×
You will be redirected back to your article in seconds

TV Review: ‘The Miniaturist’ on PBS

A solid edition of the PBS “Masterpiece” lineup tends to indulge some combination of the following: a plucky heroine, a secretly soft hero, a compelling romance and/or mystery, and a lush period backdrop to set it all off. “The Miniaturist” — based on Jessie Burton’s 2014 novel — technically works well as the latest entry, traveling back to 1686 Amsterdam for a tale laced with secrecy, intrigue, and even a hint of supernatural subterfuge. It features a determined heroine in teen bride Nella (Anna Taylor-Joy, “The Witch”), sent to live in a new home with a rich and broody new husband Johannes Brandt (Alex Hassell), his wary sister Marin (Romola Garai), and a pair of servants — surly Cornelia (Hayley Squires) and loyal Otto (Paapa Essiedu) — who know much more about all of the above than they initially let on.

But things only start to take off once Johannes gifts Nella with a dollhouse modeled after her new home, and the miniaturist she commissions to outfit it with a few accessories instead produces startlingly accurate facsimiles of everything from their furniture to themselves. As Nella starts to uncover more about the unsettling family she’s become part of, she becomes more obsessed with the miniaturist’s creations — especially as the miniaturist appears to become more obsessed with Nella’s life, too.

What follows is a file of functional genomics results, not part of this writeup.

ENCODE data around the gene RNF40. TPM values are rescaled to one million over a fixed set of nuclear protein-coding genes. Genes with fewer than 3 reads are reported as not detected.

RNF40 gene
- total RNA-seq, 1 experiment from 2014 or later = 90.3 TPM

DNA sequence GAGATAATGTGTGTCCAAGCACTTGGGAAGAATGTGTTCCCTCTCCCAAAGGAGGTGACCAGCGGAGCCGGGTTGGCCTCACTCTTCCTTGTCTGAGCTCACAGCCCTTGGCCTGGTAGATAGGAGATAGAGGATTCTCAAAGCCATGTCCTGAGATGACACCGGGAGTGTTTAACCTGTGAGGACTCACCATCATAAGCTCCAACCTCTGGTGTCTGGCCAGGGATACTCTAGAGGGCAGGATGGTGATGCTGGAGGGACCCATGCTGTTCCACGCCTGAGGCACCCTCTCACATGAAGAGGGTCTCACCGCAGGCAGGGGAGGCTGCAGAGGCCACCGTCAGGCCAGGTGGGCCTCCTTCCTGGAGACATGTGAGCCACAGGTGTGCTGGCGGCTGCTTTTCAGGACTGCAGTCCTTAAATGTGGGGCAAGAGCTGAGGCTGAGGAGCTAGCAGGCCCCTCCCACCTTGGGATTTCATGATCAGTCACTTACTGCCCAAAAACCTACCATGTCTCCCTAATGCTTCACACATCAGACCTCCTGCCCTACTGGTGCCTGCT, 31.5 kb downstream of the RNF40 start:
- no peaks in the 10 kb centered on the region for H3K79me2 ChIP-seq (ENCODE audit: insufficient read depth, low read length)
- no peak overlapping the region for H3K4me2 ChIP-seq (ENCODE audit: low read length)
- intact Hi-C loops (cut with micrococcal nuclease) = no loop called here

“The Miniaturist” does take a couple notable detours from the typical “Masterpiece” script. The reality of Otto’s life as a black man in determinedly white Amsterdam, for instance, isn’t glossed over (though his overall characterization as an individual is). And without spoiling anything, the growing power of Amsterdam’s Puritans and their increasingly rigid ideals collide with the Brandt household’s veiled secrets in swift, startling fashion.

In theory, all these stories should be more than enough to fill three hourlong episodes. Somehow, though, the miniseries feels both overlong and stunted as it lurches between storylines. The miniaturist, Nella and Johannes’ marriage, and Marin’s jeopardized place within the house all take turns as the main focus, giving none of the threads enough consideration to find a real groove of their own. Adding to the confusion is that the cast seems split between two very different tones. Joy and Essiedu’s (better) performances opt for quiet intensity with flashes of passion. Hampered in part by thinly scripted characterizations, Hassell, Squires, and Garai’s are composites of many similar characters from period pieces past. Garai in particular gives a strange performance, as Marin monotones her way through lesser versions of Jessica Chastain’s arch and meaty “Crimson Peak” monologues.

It’s a shame that the series never quite gels, given how much it has going for it in terms of story, talent, and the truly spectacular production design and costuming that sets off the on location shoots with such style. But just like the dollhouse at its center, “The Miniaturist” is better at housing facsimiles rather than characters that feel real.

Limited series, PBS; 3 episodes all watched for review. Premieres Sun. Sept 9 at 9 pm.

Cast: Anna Taylor-Joy, Romola Garai, Alex Hassell, Paapa Essiedu, Hayley Squires, Emily Berrington.